Best way to do longer period timers using PIC?

Discussion in 'Embedded Systems and Microcontrollers' started by spinnaker, Jun 3, 2010.

  1. spinnaker

    Thread Starter AAC Fanatic!

    Oct 29, 2009
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    My project uses a PIC. I have a need to have a timer for longer periods. From minutes up to several hours. It does not need to be very accurate. Accuracy within a few minutes will be just fine.

    What is the best way to do this?


    I was thinking that I could set my clock to 1MHZ. I could set up an interrupt handler that increments microseconds, when microseconds reaches 1000, it increments milli seconds, when milliseconds reaches 1000, it updates seconds, when seconds reaches 60 it updates minutes etc.

    Is there a better way to do this?

    I was thinking of using a prescaler and maybe slowing down the clock but I can't figure out a combination that makes sense and is worth doing.
     
  2. jpanhalt

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    Jan 18, 2008
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  3. spinnaker

    Thread Starter AAC Fanatic!

    Oct 29, 2009
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    Thanks for the link but I do not need a delay I need a timer. The code needs to do other things will the timer is running. I figured the easiest way do do this is through a timer interrupt.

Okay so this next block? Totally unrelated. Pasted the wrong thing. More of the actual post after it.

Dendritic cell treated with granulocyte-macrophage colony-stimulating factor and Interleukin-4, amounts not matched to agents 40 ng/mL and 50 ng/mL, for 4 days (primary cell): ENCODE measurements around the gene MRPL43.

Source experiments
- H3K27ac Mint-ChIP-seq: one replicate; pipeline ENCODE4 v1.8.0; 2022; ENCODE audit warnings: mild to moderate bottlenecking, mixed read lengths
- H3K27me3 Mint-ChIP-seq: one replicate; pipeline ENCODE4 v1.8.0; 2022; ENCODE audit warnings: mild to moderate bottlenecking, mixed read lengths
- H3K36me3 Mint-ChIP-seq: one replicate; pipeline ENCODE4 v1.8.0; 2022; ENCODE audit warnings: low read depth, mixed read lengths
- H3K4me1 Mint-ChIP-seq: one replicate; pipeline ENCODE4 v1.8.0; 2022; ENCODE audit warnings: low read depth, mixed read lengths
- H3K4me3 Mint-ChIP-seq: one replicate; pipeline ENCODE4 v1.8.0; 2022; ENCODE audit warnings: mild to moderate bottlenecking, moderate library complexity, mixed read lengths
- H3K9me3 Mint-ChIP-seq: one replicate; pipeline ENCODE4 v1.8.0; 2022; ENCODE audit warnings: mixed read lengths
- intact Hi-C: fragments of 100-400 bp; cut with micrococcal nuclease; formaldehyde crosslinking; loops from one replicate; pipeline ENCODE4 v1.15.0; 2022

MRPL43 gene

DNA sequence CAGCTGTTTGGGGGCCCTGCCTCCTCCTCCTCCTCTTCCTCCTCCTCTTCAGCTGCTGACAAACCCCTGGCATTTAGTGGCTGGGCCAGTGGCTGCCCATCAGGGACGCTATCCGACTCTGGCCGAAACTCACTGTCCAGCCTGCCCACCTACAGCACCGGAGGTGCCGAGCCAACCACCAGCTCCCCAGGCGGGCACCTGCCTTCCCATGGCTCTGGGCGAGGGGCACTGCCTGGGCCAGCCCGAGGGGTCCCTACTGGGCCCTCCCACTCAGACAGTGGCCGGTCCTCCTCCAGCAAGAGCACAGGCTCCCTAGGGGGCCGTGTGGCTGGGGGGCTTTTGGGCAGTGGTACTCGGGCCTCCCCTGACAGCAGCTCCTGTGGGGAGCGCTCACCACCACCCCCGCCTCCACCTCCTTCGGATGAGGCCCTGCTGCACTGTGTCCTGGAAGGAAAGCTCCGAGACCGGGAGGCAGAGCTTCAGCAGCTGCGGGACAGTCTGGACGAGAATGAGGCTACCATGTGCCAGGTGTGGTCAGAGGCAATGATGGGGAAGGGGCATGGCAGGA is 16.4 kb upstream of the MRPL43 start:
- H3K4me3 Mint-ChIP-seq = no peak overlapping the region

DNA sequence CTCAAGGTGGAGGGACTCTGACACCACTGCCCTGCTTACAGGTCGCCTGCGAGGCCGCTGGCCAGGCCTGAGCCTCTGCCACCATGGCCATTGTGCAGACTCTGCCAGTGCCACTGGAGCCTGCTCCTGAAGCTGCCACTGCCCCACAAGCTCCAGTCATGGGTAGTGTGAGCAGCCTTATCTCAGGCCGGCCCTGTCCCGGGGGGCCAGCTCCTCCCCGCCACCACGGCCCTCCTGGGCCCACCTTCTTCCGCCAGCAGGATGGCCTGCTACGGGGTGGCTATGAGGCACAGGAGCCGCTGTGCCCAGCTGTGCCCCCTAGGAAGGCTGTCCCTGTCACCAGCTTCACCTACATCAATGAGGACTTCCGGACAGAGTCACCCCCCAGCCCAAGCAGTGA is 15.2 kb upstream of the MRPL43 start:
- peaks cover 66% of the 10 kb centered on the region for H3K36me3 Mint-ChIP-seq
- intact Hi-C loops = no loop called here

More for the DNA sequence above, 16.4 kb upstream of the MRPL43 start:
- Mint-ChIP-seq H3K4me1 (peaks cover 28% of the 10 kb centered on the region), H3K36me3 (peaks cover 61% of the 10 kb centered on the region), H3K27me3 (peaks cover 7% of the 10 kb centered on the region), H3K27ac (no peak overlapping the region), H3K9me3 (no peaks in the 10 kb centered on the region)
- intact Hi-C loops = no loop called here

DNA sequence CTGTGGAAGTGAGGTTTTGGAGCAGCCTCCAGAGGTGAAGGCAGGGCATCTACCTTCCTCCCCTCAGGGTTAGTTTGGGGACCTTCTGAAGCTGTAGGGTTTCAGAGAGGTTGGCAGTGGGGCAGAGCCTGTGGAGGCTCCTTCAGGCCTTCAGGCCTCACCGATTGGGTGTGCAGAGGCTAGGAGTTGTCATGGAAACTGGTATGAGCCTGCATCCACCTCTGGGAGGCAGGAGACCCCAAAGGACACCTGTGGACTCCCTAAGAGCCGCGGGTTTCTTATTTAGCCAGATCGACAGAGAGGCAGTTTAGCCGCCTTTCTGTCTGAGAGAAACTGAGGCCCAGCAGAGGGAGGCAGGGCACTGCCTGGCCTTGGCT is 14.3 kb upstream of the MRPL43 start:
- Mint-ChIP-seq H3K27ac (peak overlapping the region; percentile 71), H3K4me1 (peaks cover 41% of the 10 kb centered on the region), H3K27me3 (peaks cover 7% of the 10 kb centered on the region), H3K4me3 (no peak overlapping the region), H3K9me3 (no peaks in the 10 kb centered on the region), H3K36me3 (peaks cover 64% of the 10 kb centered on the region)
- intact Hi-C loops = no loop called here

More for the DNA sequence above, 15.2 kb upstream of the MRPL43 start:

Also ASM code is fine but I prefer C. But even if I just had an algorithm, I think I can figure it out from there.
     
  4. achilez

    New Member

    Mar 23, 2010
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    Enable interrupts on a timer. Set the appropriate prescaler and load the compare match register with a appropriate value -- this combination will get you an interrupt every, say, 50 us. Then in your interrupt service routine, if you want to call your mom every 50 seconds, you can do something like

    Code ( (Unknown Language)):
    1.  
    2. ISR(your vector here) {
    3.     counter++;
    4.  
    5.     if (counter == 10^6) //50us * 10^6 = 50secs
    6.         call mom
    7.         counter = 0
    8.     else
    9.        do nothing
    10. }
    You could nest several counters with uint64_t storage types and what not, to get arbitrarily long intervals. Hope this helps.
     
    Last edited: Jun 3, 2010
  5. t06afre

    AAC Fanatic!

    May 11, 2009
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    Your plan to do interrupt on timer is good. The solution will depend on which PIC you use and if this is a low power/battery app. On some PICs you can use a separate 32768Hz crystal to drive one of timers(timer1 most often). Enable interrupt on timer, and apply sleep mode between interrupt. This setup use very little power.
    Here is a project you can use to get you started. I think it has some ideas you can pick up, and use. I know you do not want to build a nixie clock ;). But after reading about it I, was thinking about building one myself :)
    http://elbastl.sweb.cz/clock.htm
     
    Last edited: Jun 4, 2010
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